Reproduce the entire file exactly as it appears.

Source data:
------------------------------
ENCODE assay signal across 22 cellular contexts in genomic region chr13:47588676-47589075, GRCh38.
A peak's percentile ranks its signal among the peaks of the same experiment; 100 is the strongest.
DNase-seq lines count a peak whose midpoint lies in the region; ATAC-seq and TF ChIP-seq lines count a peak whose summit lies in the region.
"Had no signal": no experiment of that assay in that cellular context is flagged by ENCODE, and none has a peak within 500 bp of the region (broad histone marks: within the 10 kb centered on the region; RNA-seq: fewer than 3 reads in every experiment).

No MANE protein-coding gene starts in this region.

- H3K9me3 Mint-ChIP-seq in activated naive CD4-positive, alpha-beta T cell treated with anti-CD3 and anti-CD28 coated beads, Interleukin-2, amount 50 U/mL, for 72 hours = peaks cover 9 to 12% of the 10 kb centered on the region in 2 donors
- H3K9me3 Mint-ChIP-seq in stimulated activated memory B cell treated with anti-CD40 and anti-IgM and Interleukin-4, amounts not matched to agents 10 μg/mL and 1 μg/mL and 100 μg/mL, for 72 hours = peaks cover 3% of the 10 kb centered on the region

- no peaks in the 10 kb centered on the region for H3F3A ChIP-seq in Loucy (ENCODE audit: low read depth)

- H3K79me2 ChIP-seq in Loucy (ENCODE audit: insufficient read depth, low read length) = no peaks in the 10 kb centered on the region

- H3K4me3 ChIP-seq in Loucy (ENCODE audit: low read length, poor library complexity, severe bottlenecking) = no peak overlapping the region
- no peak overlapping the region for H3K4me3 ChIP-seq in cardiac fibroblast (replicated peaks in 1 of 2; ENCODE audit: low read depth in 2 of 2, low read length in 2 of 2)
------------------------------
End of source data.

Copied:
ENCODE assay signal across 22 cellular contexts in genomic region chr13:47588676-47589075, GRCh38.
A peak's percentile ranks its signal among the peaks of the same experiment; 100 is the strongest.
DNase-seq lines count a peak whose midpoint lies in the region; ATAC-seq and TF ChIP-seq lines count a peak whose summit lies in the region.
"Had no signal": no experiment of that assay in that cellular context is flagged by ENCODE, and none has a peak within 500 bp of the region (broad histone marks: within the 10 kb centered on the region; RNA-seq: fewer than 3 reads in every experiment).

No MANE protein-coding gene starts in this region.

- H3K9me3 Mint-ChIP-seq in activated naive CD4-positive, alpha-beta T cell treated with anti-CD3 and anti-CD28 coated beads, Interleukin-2, amount 50 U/mL, for 72 hours = peaks cover 9 to 12% of the 10 kb centered on the region in 2 donors
- H3K9me3 Mint-ChIP-seq in stimulated activated memory B cell treated with anti-CD40 and anti-IgM and Interleukin-4, amounts not matched to agents 10 μg/mL and 1 μg/mL and 100 μg/mL, for 72 hours = peaks cover 3% of the 10 kb centered on the region

- no peaks in the 10 kb centered on the region for H3F3A ChIP-seq in Loucy (ENCODE audit: low read depth)

- H3K79me2 ChIP-seq in Loucy (ENCODE audit: insufficient read depth, low read length) = no peaks in the 10 kb centered on the region

- H3K4me3 ChIP-seq in Loucy (ENCODE audit: low read length, poor library complexity, severe bottlenecking) = no peak overlapping the region
- no peak overlapping the region for H3K4me3 ChIP-seq in cardiac fibroblast (replicated peaks in 1 of 2; ENCODE audit: low read depth in 2 of 2, low read length in 2 of 2)